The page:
Nothing more is needed for this moment to feel complete

Looking at Mindfulness

There’s so much to learn in the pursuit of living a more simple, mindful and intentional life. It takes a strong act of the will to resist the strong current of busyness, distraction, haste and urgency that most of us live our lives in. I’ve been reading, and loving, “Looking at Mindfulness” by Christopher Andre. I love this description of learning to pay mindful attention to the present:

“It’s now, right now. In a little while it will be something else … it won’t be better, or not as good, it will just be different. So now is the time to stop walking, feel the cold air sting our nostrils, listen to all the muffled sounds and admire the extraordinary light of sun on snow. We must stay here as long as we can, not waiting for anything in particular – quite the opposite! Just stay here, doing our best to perceive the countless riches of this moment … everything is perfect. Nothing more is needed for this moment to feel complete. With mindfulness we can simply be present to this ordinary moment of light and grace.”

I love this: “Nothing more is needed for this moment to feel complete.” If we could all grasp a little more of this truth, it would go a long way to stilling the urgent, hassled, stressed pace that we all think is an inevitable part of life. Most things are far less urgent than we make them out to be.

Here’s to this moment, and to celebrating it for what it is. Everything is perfect. Nothing more is needed for this moment to feel complete.


Looking at Mindfulness

How we miss the best of life in our desperation to capture it

Photos, photos, photos. In this digital age of iEverything, most of us are drowning in them.

I’ve worked as a professional photographer – photographing weddings, interiors, families and children. Because I carry a camera around for my job, I tend to prefer not to use it on social occasions, or when I’m with my kids, as it just feels like work.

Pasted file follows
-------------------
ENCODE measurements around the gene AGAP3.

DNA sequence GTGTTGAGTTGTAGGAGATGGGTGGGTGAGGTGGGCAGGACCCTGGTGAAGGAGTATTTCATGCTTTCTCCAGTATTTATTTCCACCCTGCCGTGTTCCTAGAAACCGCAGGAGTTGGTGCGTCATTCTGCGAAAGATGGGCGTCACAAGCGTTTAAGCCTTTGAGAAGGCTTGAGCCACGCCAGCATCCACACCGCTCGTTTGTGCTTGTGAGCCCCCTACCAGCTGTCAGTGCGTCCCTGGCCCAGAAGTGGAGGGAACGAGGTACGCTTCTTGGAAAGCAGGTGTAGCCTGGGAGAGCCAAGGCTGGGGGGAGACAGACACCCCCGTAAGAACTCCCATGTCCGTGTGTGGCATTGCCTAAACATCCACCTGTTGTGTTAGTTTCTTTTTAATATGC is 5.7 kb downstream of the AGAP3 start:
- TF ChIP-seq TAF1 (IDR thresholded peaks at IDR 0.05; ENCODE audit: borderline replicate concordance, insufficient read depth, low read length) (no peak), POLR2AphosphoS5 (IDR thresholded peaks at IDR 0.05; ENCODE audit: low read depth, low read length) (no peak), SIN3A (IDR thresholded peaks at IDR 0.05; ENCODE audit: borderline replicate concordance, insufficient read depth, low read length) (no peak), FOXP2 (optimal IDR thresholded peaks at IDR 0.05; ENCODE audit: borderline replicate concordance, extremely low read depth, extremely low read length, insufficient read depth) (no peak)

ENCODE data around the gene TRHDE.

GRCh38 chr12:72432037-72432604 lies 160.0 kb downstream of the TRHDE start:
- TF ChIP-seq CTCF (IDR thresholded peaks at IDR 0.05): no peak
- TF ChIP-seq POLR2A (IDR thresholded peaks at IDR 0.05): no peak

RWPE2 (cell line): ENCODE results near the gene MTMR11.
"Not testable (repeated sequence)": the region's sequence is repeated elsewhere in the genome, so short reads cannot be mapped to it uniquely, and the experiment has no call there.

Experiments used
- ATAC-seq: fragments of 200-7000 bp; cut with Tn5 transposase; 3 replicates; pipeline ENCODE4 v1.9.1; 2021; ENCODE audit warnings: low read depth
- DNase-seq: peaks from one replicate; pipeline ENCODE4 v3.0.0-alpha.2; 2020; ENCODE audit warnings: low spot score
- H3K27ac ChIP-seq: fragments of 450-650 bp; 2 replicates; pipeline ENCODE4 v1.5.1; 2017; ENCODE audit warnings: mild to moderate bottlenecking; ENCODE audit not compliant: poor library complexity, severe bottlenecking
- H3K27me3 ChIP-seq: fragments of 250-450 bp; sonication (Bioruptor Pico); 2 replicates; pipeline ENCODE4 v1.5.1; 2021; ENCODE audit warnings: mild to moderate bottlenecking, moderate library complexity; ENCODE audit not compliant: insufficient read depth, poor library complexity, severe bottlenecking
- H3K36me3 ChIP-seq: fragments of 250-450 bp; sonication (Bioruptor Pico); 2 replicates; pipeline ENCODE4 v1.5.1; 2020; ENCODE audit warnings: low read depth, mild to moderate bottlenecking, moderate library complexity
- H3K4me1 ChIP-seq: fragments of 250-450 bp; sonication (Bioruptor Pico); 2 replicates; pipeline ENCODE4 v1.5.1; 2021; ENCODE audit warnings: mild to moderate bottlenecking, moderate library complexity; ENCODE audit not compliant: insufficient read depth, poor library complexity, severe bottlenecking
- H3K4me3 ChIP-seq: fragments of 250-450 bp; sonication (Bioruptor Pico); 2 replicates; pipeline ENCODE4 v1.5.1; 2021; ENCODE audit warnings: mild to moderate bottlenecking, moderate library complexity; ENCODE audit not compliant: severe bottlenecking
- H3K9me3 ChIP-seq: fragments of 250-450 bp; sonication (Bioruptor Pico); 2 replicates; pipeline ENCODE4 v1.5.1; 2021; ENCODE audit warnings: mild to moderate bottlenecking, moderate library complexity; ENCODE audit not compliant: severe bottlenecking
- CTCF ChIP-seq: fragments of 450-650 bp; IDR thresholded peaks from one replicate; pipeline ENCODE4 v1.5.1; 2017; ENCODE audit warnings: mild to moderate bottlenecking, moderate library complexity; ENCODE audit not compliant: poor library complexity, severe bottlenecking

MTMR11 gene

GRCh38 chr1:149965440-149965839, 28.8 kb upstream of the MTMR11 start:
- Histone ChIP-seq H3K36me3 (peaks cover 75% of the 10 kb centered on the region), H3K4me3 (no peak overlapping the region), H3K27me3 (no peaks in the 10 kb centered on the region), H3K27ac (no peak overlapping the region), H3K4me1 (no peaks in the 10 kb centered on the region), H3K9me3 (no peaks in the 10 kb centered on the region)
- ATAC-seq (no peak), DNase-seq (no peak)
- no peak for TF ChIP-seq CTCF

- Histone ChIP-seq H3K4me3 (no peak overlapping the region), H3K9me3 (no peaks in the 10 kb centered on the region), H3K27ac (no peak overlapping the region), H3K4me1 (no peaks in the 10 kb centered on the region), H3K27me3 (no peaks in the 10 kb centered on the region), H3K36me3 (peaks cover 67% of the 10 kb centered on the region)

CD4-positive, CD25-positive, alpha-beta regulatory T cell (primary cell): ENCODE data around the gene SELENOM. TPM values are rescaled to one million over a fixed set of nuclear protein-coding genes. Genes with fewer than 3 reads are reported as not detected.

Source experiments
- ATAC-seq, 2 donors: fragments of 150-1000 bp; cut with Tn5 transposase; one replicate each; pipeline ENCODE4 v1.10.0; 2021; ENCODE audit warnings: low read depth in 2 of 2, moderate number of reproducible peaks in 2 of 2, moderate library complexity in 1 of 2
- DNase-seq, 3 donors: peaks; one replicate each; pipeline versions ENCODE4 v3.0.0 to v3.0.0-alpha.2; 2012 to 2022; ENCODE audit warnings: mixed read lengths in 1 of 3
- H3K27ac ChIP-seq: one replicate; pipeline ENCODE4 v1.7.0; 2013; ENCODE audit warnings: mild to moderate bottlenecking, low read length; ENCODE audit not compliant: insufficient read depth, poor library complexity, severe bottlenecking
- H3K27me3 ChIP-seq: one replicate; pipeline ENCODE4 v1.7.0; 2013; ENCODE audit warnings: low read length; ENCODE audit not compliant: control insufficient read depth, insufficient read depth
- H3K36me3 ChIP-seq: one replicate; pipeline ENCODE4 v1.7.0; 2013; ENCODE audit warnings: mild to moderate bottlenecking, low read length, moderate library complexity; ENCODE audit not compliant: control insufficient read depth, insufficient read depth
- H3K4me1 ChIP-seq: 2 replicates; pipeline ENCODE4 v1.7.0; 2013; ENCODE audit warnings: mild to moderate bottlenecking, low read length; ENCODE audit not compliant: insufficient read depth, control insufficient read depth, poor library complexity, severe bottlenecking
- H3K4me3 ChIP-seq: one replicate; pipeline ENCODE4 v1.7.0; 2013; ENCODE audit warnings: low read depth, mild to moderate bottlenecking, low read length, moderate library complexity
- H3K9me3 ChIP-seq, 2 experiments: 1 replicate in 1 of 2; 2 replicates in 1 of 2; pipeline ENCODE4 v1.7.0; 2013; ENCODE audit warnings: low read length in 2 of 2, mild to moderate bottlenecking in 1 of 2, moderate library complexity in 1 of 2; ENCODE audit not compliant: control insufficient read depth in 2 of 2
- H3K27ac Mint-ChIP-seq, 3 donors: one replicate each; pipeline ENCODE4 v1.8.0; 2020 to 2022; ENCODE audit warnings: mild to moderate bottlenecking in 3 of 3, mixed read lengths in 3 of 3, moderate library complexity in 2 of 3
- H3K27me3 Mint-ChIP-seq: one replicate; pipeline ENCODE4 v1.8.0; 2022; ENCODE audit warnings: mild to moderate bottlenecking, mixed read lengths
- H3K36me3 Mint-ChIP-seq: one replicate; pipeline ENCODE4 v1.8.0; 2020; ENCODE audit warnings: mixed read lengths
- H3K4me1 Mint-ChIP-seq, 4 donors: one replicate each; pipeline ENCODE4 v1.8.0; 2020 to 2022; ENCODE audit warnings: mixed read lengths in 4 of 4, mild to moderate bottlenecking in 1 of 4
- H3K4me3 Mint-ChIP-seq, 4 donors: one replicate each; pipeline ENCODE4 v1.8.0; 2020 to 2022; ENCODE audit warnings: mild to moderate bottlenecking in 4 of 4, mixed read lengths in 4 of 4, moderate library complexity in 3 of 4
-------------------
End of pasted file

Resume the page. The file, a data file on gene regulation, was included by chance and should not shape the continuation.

But I’ve noticed that in this digital age, many of us are so quick to pull out a camera and start snapping anything.

The great irony is, that in our desperation to capture and hold on to the present moment, we’re actually missing it. We’re trying to preserve it for later, rather than living it now.

There may be something beautiful, stunning, and REAL, happening right before our eyes, but because we’re so busy with a camera in front of our faces, we fail to truly appreciate it.

Most photos we take dilute the moment, rather than preserving it. A photo of fireworks is nothing like the real thing. A beautiful sunset looks nothing on paper, but in real life? Breath-taking.

There’s most certainly a time and place for taking photos and capturing memories. I love a good photo, and I do take a few shots at special events and celebrations, snap candid shots when something grabs my attention, and get on a creative photo taking buzz from time to time.

But I don’t ever want the camera rule the situation. I try to sit and soak up the moment, and enjoy it for what it is.

I want to be thoughtful about when I click the shutter, to be less trigger happy, and more present to the beauty of now.